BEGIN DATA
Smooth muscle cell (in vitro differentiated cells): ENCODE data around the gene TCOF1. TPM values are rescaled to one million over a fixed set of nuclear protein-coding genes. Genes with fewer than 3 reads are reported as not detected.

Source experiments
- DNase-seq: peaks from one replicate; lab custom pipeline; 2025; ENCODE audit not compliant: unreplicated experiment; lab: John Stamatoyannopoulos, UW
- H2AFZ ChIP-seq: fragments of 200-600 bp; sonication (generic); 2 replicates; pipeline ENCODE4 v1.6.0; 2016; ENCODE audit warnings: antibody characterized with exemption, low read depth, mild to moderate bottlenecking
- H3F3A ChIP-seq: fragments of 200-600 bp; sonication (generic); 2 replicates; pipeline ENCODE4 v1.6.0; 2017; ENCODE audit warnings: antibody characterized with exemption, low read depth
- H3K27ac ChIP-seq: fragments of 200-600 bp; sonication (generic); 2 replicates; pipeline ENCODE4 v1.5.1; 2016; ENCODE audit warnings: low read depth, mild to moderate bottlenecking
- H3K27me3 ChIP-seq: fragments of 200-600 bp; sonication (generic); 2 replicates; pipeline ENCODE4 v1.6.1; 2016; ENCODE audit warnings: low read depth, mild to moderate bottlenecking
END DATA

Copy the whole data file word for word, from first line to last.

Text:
Smooth muscle cell (in vitro differentiated cells): ENCODE data around the gene TCOF1. TPM values are rescaled to one million over a fixed set of nuclear protein-coding genes. Genes with fewer than 3 reads are reported as not detected.

Source experiments
- DNase-seq: peaks from one replicate; lab custom pipeline; 2025; ENCODE audit not compliant: unreplicated experiment; lab: John Stamatoyannopoulos, UW
- H2AFZ ChIP-seq: fragments of 200-600 bp; sonication (generic); 2 replicates; pipeline ENCODE4 v1.6.0; 2016; ENCODE audit warnings: antibody characterized with exemption, low read depth, mild to moderate bottlenecking
- H3F3A ChIP-seq: fragments of 200-600 bp; sonication (generic); 2 replicates; pipeline ENCODE4 v1.6.0; 2017; ENCODE audit warnings: antibody characterized with exemption, low read depth
- H3K27ac ChIP-seq: fragments of 200-600 bp; sonication (generic); 2 replicates; pipeline ENCODE4 v1.5.1; 2016; ENCODE audit warnings: low read depth, mild to moderate bottlenecking
- H3K27me3 ChIP-seq: fragments of 200-600 bp; sonication (generic); 2 replicates; pipeline ENCODE4 v1.6.1; 2016; ENCODE audit warnings: low read depth, mild to moderate bottlenecking